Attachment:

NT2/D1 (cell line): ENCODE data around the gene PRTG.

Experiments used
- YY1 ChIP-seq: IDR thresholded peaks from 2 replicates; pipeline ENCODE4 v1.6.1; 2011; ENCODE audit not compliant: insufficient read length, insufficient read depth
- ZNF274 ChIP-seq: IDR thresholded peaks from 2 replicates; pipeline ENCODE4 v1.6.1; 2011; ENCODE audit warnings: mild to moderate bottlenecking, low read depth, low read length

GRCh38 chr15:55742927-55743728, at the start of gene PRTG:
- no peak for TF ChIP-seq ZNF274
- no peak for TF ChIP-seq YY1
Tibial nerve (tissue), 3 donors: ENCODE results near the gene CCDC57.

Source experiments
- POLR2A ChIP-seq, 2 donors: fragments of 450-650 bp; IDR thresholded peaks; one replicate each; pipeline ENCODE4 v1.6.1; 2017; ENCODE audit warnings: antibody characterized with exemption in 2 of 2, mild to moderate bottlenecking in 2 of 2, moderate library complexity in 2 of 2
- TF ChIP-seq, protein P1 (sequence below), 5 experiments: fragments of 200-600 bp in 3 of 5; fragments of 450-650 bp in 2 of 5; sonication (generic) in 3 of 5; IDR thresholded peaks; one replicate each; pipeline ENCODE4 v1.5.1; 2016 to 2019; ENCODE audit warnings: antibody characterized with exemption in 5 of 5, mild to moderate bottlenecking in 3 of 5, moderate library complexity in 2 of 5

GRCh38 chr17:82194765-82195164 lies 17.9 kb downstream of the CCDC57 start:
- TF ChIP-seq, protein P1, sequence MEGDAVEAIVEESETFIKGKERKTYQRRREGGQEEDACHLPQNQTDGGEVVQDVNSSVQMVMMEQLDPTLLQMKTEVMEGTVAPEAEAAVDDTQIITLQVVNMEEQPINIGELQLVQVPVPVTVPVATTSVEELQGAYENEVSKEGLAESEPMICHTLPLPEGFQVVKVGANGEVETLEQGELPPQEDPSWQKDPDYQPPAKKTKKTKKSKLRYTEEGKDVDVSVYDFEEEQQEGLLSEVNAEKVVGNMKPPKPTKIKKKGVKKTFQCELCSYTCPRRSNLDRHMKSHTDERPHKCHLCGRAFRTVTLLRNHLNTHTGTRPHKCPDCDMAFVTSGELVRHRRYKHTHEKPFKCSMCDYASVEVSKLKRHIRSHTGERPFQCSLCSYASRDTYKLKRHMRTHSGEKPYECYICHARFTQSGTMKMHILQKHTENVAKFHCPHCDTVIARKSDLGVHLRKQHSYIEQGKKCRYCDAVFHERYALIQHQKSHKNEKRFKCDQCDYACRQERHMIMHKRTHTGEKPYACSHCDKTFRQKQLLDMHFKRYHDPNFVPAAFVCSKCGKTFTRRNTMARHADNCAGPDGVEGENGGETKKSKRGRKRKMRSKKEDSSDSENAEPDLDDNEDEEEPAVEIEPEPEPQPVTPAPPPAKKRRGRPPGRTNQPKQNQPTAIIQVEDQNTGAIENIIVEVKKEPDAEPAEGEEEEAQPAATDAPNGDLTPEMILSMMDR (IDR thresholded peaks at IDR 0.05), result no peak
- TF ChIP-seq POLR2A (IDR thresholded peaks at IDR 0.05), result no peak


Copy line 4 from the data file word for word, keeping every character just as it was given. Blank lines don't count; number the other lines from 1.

- ZNF274 ChIP-seq: IDR thresholded peaks from 2 replicates; pipeline ENCODE4 v1.6.1; 2011; ENCODE audit warnings: mild to moderate bottlenecking, low read depth, low read length